Japan, from World War II
Japan, from World War II
Postwar Japan was officially in the hands of the United States, Great Britain, the Soviet Union, and China. However, aside from a small British contingent, only the United States provided occupation troops, and though the other powers were consulted, the United States made almost all of the decisions for occupied Japan.
The primary man in charge was General Douglas MacArthur (1880–1964), who, as supreme commander for the Allied powers, directed the rebuilding and restructuring of postwar Japan. The first order of business was dealing with the immediate aftermath of the war. What remained of the Japanese military was disbanded, and, as with Germany, some Japanese leaders were tried for war crimes. Thousands of these trials were held in areas such as Japan, Singapore, Philippines, and Hong Kong, but trials for those accused of the worst crimes were held in Japan. Twenty-five people were put on trial for the most severe crimes, deemed Class A. All were found guilty of at least some of the charges. Seven of them, including General Hideki Tojo (1884–1948), head of the army and prime minister throughout much of the war, and former Prime Minister Koki Hirota (1878–1948), were executed.
The focus then shifted to rebuilding and restructuring Japan. Almost all of Japan's major cities were destroyed, along with the country's infrastructure; this had to be rebuilt if Japan's economy could return to strength. It was also decided that many of the large corporations (zaibatsu) that had controlled the prewar economy were to be dissolved. This decision was not made primarily for economic reasons, but because these large entities had opposed democracy, the implementation of which was a primary goal of the occupation.
Japanese society also faced reforms, primarily intended to foster a new democratic ideal. A primary concern for the Americans was the Japanese education system. If democracy was to take hold in a country that for so long had been governed by different ideals, it must be fostered among the youth of Japan. The reforms included a careful monitoring of textbooks, the adoption of the American system of progression through the years, and the decentralizing of the entire education system.
The Japanese concept of Shinto was declared a religion, and was separated from the state. Following the tenants of state Shinto, the Japanese saw it as a duty to revere what they believed was their divine emperor. The question of what to do with the emperor was the most difficult for the Americans. Most in the American government wanted Japan to retain the office of emperor, but without the divine status that the position held before the war. The main reason given for retaining the emperor was that he could bring stability to Japan, which the Americans believed would help prevent the spread of communism to Japan.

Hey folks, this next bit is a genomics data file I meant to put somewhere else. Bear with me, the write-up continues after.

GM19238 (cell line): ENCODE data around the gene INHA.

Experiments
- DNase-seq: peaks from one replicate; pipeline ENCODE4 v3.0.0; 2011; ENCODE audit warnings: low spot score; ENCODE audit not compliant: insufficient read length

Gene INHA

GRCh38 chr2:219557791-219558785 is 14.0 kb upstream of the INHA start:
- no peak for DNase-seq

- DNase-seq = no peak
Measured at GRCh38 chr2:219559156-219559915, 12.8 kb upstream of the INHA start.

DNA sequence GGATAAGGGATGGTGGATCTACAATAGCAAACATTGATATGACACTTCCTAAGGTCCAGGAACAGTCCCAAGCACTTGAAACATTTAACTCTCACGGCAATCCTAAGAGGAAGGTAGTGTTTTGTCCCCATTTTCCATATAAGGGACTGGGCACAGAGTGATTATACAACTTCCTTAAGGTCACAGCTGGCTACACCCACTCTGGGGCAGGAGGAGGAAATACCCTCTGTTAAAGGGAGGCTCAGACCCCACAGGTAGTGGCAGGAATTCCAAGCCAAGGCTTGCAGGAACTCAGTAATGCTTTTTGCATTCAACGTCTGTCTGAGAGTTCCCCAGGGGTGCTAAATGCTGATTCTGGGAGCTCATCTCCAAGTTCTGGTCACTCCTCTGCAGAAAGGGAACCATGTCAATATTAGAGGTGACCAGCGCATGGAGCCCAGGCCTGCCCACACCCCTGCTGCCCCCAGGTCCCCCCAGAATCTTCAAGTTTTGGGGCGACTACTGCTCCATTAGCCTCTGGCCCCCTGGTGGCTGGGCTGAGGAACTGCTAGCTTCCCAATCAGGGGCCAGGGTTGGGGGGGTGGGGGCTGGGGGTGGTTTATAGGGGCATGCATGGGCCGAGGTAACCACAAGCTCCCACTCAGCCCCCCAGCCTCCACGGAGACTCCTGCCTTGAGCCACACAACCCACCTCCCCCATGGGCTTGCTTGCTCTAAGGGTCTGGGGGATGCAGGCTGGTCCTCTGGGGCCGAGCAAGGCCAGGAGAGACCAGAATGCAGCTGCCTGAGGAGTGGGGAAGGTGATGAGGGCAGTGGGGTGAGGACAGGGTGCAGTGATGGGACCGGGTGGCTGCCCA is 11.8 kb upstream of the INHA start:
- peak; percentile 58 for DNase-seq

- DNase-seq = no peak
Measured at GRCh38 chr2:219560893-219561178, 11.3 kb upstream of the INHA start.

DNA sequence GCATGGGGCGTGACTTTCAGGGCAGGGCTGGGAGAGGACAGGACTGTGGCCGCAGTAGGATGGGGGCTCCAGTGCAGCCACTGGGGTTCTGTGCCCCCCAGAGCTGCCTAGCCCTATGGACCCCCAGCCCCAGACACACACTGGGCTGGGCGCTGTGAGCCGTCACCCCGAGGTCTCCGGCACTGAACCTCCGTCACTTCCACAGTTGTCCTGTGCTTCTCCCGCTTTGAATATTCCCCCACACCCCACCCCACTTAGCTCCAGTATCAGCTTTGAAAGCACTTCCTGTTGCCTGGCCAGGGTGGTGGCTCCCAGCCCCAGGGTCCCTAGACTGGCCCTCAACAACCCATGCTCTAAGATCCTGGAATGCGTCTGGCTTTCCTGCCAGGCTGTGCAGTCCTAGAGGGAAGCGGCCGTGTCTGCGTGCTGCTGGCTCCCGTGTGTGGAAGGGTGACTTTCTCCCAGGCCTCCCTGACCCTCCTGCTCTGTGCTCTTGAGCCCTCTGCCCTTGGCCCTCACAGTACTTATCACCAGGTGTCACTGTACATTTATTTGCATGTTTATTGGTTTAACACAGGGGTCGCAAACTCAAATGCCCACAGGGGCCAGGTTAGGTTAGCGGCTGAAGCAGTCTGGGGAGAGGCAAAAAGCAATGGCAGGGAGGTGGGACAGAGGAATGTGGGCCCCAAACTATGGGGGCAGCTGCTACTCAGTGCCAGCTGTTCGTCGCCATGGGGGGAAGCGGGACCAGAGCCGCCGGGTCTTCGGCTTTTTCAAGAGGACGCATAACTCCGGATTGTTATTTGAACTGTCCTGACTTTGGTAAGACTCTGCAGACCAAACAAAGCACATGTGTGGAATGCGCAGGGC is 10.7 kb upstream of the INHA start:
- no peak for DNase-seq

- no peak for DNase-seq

As for Hirohito (1901–1989), Japan's wartime emperor, more than a few Americans in high office believed he should be removed or even put on trial for war crimes. But Hirohito found a great ally in MacArthur, who consistently told his superiors that the retention of Hirohito himself, and not merely the office of emperor, was essential for the successful occupation and rebuilding of Japan.
The most significant of the reforms put into place was Japan's new constitution, which remains virtually unaltered to this day. The constitution, agreed upon in early 1946, guaranteed specific freedoms, civil liberties, and a democratic government; the constitution also officially ended Shinto as the state religion, and established a new role for the emperor. However, the most noticed, and later the most controversial, part of the constitution was Article IX. With this article Japan declared that it would never again go to war and that as a state it had no right to belligerent actions. Hence, Japan would be allowed no military forces.
The end of the occupation of Japan was initiated with the signing of the San Francisco Peace Treaty on September 8, 1951, and became official on April 28, 1952. Though the official occupation was ended, U.S. troops have remained in Japan for decades. This occurred, in part, because of Cold War considerations, but also because of Japan's new constitution—without its own military forces, Japan would have to be protected.
In Japan's government, party politics quickly became dominated by the Liberal Democratic Party. Japanese culture also began to find its way to different parts of the world, thanks in part to returning American soldiers who brought with them stories and small physical reminders from Japan. The post-occupation period coincided with a significant growth in world interest in Japanese movies, cartoons, comic books, and, to lesser degree, martial arts.
As the decades passed, Japan continued to experience unprecedented economic growth. Consumer products, especially electronics and automobiles, soon became the staple of Japan's economy. The 1980s and the 1990s established Japan as an economic powerhouse. However, some believed that this growth occurred in part because Japan had an unfair advantage. Though Japan created a self-defense force after the occupation, it still relied primarily on the United States for protection. Thus, Japan expended less of its gross domestic product for defense than almost any other industrialized country. Most experts believe the lack of this economic burden was a contributing factor to Japan's success.
see also Empire, Japanese; Japan, Colonized; Occupations, East Asia; Occupations, the Pacific.
Dower, John. Embracing Defeat: Japan in the Wake of World War II. New York: Norton, 1999.
Schonberger, Howard B. Aftermath of War: Americans and the Remaking of Japan, 1945–1952. Kent, OH: Kent State University Press, 1990.